Whether lobbying efforts contributed to the demise of the bill isn’t clear. But, in the end, the votes weren’t there.

House leaders told the Portland Press Herald/Maine Sunday Telegram that they never brought the bill to a floor vote because of fractures in the Democratic caucus. Leaders said they didn’t have the votes to pass L.D. 1215 and decided not to put their party members on the record, effectively shielding them from having to explain why they opposed it to constituents during the upcoming elections.


“Making a massive policy shift like L.D. 1215 takes time, resources, and education to be successful,” Talbot Ross said in a statement. “Ultimately, despite the compelling evidence and strong support from public health advocates, after many conversations a broad coalition of stakeholders determined this initiative still required more work to secure the necessary votes.”

House Majority Leader Mo Terry, D-Gorham, said that concerns among her caucus outweighed the public pressure to vote on the bill, which has been debated for years in Augusta.

“It became important to take into account all that we were hearing from advocates, but to focus on our caucus,” Terry said. “What we heard from our caucus was that this policy was incredibly important to them, but that they wanted to keep working on this issue and considering different viewpoints and different approaches. Instead of rushing a policy some of our members didn’t feel was ready, we chose to leave this bill on the table and come back to this important work in the next Legislature.”

It’s not clear how many Democrats opposed the measure. Without a roll-call vote, it remains unknown where individual House members stand.

Dan Cashman, spokesperson for the Flavors Hooks Kids Maine campaign, called out Democratic leaders for choosing to protect their caucus rather than children.

“Despite public polling indicating that nearly two-thirds of Mainers support this policy, a political calculus was made to protect legislators from going on the record instead of protecting our youth,” Cashman said this week. “This inaction means we are faced with more opportunities for kids to get hooked on dangerous, harmful products and a lifetime of addiction.”


The bill’s sponsor, Sen. Jill Duson, D-Portland, did not respond to interview requests.

Sometimes, deciding not to run a high-profile bill can signal behind-the-scenes opposition from the governor, including the threat of a veto. Gov. Janet Mills has yet to have any of her roughly 50 vetoes overturned by lawmakers.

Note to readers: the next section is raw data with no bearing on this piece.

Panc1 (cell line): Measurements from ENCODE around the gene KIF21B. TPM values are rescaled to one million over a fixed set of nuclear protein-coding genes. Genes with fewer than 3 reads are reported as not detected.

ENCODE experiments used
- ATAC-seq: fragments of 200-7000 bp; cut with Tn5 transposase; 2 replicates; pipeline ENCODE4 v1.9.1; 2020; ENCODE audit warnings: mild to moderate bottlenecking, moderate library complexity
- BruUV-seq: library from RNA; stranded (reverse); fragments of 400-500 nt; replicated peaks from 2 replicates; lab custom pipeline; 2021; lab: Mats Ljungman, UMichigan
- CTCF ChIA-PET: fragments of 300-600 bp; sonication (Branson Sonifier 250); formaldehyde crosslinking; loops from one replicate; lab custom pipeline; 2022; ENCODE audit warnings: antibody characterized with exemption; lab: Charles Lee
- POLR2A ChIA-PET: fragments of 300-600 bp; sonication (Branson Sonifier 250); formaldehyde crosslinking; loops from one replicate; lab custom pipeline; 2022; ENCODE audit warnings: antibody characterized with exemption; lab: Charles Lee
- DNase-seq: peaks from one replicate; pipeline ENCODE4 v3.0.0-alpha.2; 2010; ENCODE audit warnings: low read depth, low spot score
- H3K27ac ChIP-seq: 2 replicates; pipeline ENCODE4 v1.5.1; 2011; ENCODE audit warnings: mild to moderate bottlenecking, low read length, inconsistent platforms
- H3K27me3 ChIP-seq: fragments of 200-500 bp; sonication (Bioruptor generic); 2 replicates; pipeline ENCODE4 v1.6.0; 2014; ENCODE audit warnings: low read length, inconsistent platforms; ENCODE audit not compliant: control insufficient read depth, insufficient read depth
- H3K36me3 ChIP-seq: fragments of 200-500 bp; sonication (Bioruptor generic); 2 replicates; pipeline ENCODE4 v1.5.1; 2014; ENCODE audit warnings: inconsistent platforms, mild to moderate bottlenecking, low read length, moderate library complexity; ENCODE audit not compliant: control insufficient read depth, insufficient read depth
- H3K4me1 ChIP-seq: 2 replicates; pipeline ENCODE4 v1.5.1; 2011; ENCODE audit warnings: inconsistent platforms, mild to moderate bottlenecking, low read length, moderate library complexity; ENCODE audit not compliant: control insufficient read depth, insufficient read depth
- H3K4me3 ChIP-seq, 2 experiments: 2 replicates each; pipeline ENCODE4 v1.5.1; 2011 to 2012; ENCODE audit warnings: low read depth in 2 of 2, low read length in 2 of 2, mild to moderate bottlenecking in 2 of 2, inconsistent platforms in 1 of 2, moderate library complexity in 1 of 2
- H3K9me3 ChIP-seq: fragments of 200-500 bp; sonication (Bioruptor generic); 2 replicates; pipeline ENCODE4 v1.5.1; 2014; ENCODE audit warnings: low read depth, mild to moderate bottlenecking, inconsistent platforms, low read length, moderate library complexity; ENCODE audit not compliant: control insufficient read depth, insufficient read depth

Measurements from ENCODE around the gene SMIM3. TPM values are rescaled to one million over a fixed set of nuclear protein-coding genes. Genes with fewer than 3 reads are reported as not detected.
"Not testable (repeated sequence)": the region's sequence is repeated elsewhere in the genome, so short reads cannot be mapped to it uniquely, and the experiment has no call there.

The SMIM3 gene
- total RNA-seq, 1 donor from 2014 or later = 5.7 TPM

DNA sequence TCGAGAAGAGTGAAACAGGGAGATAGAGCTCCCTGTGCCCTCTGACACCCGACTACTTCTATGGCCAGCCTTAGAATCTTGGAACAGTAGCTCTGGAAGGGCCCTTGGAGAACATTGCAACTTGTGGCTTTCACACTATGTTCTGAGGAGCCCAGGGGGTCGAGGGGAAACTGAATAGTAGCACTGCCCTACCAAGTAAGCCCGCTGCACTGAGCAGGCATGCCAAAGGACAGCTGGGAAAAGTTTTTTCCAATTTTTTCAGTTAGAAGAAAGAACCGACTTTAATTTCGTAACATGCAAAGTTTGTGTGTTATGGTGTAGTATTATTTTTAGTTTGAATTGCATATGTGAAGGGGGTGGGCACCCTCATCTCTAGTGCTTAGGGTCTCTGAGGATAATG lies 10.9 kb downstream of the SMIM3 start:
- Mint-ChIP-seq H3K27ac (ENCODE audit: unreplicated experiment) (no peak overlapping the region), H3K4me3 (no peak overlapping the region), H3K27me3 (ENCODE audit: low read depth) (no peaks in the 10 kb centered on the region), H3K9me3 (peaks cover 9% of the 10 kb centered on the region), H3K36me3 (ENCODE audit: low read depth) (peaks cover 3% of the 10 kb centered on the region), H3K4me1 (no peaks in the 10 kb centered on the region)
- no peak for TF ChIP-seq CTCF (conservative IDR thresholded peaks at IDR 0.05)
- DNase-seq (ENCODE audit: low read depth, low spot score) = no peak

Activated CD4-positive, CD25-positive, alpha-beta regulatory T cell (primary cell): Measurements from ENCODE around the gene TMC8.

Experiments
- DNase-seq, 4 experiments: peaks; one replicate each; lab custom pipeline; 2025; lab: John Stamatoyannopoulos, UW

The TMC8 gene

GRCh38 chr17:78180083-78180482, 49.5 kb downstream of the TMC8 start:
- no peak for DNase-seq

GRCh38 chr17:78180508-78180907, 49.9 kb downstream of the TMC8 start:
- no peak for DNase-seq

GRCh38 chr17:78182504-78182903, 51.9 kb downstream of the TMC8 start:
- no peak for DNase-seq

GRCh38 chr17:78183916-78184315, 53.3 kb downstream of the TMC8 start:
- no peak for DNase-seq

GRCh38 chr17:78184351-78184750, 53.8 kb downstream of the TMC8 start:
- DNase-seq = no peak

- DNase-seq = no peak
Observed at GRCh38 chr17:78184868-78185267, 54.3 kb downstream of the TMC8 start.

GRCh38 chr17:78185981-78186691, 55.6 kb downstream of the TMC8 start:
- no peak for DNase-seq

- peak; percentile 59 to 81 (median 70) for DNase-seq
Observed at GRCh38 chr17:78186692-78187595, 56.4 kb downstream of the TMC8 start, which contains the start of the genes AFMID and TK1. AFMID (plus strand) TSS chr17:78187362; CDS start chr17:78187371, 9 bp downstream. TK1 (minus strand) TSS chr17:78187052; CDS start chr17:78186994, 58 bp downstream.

But that does not appear to have been the case here. Talbot Ross and Terry said they had no discussions about the bill with the governor’s office.

Spokespeople for Mills said the governor supported the bill and would have signed it into law. They cited Mills’ long-standing efforts to curb tobacco use among youth, including signing bills into law that made it a Class D crime for someone over the age of 21 to provide tobacco products to minors and banning the use or possession of electronic smoking devices and tobacco products on school grounds, school buses or school-sponsored events.

Mills has served the last two years as one of two governors on the board of the Truth Initiative, the nation’s largest nonprofit dedicated to preventing nicotine addiction among young people. She also directed the Maine Center for Disease Control and Prevention to launch a statewide public education campaign to educate young people about the dangers of vaping.

In 2021, Mills’ budget proposal included $32 million to cover any loss of state tax revenue that would accompany a statewide flavored tobacco ban. The most recent bill carried a projected $10 million revenue loss in the first year and $24 million a year thereafter – a figure that assumed many people using flavored tobacco would immediately stop buying it and not switch to another tobacco product.

“It was removed from the budget at the time because of objections from Republicans,” Mills spokesman Ben Goodman said of the 2021 proposal.

“The governor remains supportive of these efforts. Her administration, through the Maine CDC, testified in support of L.D. 1215,” Goodman added. “If the Legislature sent her a funded bill to end the sale of flavored tobacco products, she would sign it into law.”